Shrivastava, however, said nothing concrete had been planned thus far on the issue of sharing and trading of airwaves, also called spectrum, since the government's norms on this subject were still awaited. "Regarding intra-circle roaming, we are in touch with five private operators -- Bharti Airtel, Reliance Jio, Vodafone India, Reliance Communications and Uninor.

While some of them approached us, we approached the others," the chairman said. "Some tests are going on with all the five companies. After this, we will have to enter into some mutual agreement with them. Within a month or two, we should be in a position to get into some kind of agreement," he added.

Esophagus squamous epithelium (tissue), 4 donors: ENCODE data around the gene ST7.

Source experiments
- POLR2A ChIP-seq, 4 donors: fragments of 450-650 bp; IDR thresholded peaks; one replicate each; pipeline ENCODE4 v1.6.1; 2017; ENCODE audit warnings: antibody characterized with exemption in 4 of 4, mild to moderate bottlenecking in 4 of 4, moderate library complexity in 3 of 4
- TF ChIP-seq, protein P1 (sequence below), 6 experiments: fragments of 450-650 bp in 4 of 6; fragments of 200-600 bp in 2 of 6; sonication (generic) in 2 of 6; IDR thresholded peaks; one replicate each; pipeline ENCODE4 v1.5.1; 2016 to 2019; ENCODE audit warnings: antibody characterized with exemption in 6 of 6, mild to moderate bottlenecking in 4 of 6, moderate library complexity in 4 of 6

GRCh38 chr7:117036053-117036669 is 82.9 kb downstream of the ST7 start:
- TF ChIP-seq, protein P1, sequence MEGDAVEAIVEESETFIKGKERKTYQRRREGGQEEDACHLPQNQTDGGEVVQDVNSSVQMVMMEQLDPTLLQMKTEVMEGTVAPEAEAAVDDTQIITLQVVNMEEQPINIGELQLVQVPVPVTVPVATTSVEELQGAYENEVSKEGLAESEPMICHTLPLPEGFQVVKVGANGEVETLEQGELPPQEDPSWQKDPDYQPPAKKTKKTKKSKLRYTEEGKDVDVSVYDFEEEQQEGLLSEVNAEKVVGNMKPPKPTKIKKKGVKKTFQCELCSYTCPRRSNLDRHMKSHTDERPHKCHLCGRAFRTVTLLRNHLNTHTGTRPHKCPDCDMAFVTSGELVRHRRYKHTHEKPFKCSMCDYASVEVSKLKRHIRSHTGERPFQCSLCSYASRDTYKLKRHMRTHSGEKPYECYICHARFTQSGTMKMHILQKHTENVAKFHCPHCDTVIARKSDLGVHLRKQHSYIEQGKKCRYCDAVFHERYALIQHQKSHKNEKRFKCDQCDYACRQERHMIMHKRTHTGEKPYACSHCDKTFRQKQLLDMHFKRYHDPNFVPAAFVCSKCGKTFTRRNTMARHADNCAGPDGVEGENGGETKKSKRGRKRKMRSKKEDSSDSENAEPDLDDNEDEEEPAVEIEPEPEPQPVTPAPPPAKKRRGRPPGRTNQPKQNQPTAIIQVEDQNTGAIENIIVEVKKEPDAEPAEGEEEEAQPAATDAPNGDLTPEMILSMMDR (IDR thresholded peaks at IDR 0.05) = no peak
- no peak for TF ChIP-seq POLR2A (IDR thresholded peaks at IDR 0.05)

Intra-circle roaming pacts help companies optimise on their allotted radio frequency spectrum by sharing this scarce resource within a telecom circle -- which in the case of India is generally co-terminus with a state, as also some key cities.

For example, while travelling within a circle, the subscriber of one operator can hook on to the network of another service provider depending on whose signal is stonger in that area. This also helps in better network and infrastructure planning among the telecom operators.

Shrivastava said the main beneficiary of such pacts will be the customers.

"With intra-circle roaming agreements, since spectrum is shared, the service quality improves. In addition, it lowers infrastructure costs also. The network management is better. In the end, all this benefits the customer," he added.